That’s an overview of the foundation of the design engineering part of an excellent casting. Next is the manufacturing engineering of the design to see if it is producible.
There are also two pillars in excellent manufacturing engineering of a new casting design:
1. Anticipate how the liquid, high-temperature alloy might enter a mold cavity.
As an OEM concept-to-production team, you don’t actually have to choose a mold cavity-making process or anticipate how the tooling for the mold cavity might be designed and constructed. Leave that to the metalcasting supplier teams who respond to the solicitation of your well-executed design and manufacturing engineering.
Manufacturing engineers have three ways to visualize how the hot, liquid alloy might enter the mold cavity that results from your first-generation solid model. What they should seek is the temperature distribution inside the mold cavity and the heat transfer patterns of cooling down that enable the solidification integrity specified by design engineers, and the fit the “attitude” of the alloy they chose.
- Visualize those temperature distributions from views of the model, including 3D views of 2D cross-sections.
- Purchase and learn to use metalcasting industry software that simulates mold filling and solidification integrity.
- The best and most economical and efficient way is to purchase the flow simulation and thermal flow algorithm “add-in” to your 3D CAD software suite. These add-in algorithms, which most 3D CAD providers offer, enable visualization of temperature distribution throughout the mold cavity, and show the thermal flow patterns of the differing temperature regions into the mold walls and the mold’s surroundings.
Among many beneficial attributes of these algorithm add-ins is being able to stay inside your 3D CAD parametrics, so improvements in temperature distribution patterns can be made quickly while remaining inside the software’s part file.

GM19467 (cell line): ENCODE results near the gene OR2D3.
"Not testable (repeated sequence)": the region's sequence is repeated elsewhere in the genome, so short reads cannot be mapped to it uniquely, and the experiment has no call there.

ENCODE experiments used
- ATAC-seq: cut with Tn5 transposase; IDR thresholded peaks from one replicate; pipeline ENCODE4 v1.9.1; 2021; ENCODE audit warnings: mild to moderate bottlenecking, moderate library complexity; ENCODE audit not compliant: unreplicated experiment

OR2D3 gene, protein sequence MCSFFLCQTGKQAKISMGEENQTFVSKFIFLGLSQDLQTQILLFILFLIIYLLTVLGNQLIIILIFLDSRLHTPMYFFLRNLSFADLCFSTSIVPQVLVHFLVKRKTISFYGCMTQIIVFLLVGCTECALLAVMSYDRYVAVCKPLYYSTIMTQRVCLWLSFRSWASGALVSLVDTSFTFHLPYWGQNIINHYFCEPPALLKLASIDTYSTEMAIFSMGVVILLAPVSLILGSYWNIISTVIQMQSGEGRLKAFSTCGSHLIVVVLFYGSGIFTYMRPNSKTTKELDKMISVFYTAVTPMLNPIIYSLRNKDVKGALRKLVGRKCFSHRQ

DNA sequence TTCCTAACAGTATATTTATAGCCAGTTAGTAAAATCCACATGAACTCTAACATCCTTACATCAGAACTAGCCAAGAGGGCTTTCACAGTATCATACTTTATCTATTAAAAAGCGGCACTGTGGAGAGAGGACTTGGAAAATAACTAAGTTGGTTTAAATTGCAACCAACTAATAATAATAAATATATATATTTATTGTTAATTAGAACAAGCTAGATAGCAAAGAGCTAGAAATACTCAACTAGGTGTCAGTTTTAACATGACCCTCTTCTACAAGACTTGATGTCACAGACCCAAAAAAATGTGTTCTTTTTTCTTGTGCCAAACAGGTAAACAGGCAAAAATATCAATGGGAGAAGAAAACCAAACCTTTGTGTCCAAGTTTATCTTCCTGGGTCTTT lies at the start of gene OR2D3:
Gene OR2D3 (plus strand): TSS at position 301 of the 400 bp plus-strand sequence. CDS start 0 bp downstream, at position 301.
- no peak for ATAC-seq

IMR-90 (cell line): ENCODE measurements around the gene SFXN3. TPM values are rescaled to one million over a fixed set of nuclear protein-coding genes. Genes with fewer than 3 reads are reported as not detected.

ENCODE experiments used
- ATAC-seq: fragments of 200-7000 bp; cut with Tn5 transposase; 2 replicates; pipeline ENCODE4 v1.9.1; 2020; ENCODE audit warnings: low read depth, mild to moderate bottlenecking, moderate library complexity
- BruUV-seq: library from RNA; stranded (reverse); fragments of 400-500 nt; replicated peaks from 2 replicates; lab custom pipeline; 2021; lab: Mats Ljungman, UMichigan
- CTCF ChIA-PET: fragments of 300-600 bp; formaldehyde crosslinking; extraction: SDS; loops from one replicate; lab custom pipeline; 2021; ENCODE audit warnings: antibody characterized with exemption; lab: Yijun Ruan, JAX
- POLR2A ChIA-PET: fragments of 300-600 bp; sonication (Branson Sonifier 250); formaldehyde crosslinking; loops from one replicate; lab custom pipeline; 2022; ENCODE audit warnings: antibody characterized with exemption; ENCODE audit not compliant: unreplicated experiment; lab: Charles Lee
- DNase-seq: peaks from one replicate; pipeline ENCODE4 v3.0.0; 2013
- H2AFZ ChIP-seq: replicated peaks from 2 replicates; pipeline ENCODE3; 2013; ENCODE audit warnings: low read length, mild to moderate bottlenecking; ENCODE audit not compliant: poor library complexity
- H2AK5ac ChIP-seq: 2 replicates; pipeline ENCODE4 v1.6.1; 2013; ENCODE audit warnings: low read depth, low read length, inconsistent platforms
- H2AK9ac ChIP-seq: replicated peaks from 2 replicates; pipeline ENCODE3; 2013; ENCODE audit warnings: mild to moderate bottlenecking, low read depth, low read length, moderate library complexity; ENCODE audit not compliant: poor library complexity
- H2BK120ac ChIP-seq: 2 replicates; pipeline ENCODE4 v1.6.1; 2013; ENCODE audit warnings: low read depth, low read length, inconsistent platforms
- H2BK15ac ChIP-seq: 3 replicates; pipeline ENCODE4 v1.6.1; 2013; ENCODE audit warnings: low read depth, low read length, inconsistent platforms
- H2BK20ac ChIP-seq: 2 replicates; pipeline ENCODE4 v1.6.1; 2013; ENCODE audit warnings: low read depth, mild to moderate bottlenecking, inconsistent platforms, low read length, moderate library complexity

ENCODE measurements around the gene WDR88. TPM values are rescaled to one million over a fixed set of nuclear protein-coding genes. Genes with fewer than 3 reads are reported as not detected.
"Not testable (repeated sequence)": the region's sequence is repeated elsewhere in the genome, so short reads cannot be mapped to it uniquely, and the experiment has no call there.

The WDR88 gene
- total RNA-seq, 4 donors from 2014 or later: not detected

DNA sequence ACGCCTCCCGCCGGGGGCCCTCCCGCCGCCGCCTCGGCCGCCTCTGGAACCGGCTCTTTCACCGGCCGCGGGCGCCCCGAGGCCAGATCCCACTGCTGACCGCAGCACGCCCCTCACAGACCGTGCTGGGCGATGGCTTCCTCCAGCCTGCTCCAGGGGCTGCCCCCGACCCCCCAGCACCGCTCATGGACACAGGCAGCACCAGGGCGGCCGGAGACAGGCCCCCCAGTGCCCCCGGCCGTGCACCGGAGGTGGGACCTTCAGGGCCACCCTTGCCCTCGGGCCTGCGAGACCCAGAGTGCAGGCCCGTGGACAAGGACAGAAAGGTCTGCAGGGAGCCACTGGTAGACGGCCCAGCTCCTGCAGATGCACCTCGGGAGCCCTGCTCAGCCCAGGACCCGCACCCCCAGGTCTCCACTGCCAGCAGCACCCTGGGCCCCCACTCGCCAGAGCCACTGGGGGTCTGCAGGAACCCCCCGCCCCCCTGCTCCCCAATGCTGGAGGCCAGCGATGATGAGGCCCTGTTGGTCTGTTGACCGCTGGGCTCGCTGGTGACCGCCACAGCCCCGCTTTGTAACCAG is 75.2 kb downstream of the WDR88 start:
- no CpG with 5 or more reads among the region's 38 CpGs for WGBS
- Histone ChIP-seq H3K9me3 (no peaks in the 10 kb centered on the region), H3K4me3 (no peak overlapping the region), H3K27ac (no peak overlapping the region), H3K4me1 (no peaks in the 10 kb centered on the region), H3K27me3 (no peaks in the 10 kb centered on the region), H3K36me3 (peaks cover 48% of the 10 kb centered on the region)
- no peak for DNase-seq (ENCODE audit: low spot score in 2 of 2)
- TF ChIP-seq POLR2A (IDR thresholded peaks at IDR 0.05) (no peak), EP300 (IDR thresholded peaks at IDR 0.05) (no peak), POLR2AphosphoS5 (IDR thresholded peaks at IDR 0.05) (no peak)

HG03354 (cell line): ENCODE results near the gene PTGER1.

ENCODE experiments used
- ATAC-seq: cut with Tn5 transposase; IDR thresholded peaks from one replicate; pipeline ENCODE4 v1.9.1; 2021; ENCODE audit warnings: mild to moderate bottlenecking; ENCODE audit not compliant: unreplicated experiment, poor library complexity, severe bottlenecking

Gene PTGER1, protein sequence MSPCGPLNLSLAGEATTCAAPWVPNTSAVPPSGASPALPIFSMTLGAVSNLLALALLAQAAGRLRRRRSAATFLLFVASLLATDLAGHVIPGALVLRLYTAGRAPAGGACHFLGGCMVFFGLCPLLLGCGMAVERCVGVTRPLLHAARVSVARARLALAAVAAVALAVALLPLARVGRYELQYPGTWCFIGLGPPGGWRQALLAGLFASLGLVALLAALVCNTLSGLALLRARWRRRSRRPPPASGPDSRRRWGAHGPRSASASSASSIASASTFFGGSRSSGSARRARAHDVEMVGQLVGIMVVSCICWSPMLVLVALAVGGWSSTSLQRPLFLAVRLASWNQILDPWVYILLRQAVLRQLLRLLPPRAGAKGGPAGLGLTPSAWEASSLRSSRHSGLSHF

Metalcasting industry software requires an output to an .stl file, from which powerful simulations are made, but the results have to be interpreted visually, and then the original part file modified from visual interpretation.
2. Make only one geometric dimensioning and tolerancing drawing file, not anticipating how the casting would be made and not anticipating what features would be machined and what other features would remain as-cast.
Instead, spend time evaluating the functional requirements, structural wall shape and thickness requirements, and assembly fit-up requirements, feature-by-feature. Then specify the tolerances needed, without regard to how those tolerances might be accomplished. Let your GD&T be a “contract for inspection, not a recipe for manufacture.”
This approach to casting tolerances is very powerful in enabling proposing metalcasting supplier teams to use their process capabilities to offer lower cost net shape alternatives.
The result of the manufacturing engineering of the casting design is the second-generation solid model. It embodies an understanding of the chosen alloy’s “attitude” about the mold cavity shape that it will flow into, cool down, and solidify with the specified integrity.
It embodies a drawing file, toleranced carefully for what is needed, not how it should be made.
That second-generation solid model then becomes the model that is solicited among metalcasting supplier teams. They are then required to offer their third-generation response solid model that not only defines what the finished casting will cost, but also how each respondent would make the net shape casting, and give you insight to their manufacturing capability for this specific casting design.
Click here to see this story as it appears in the January/February 2020 issue of Casting Source.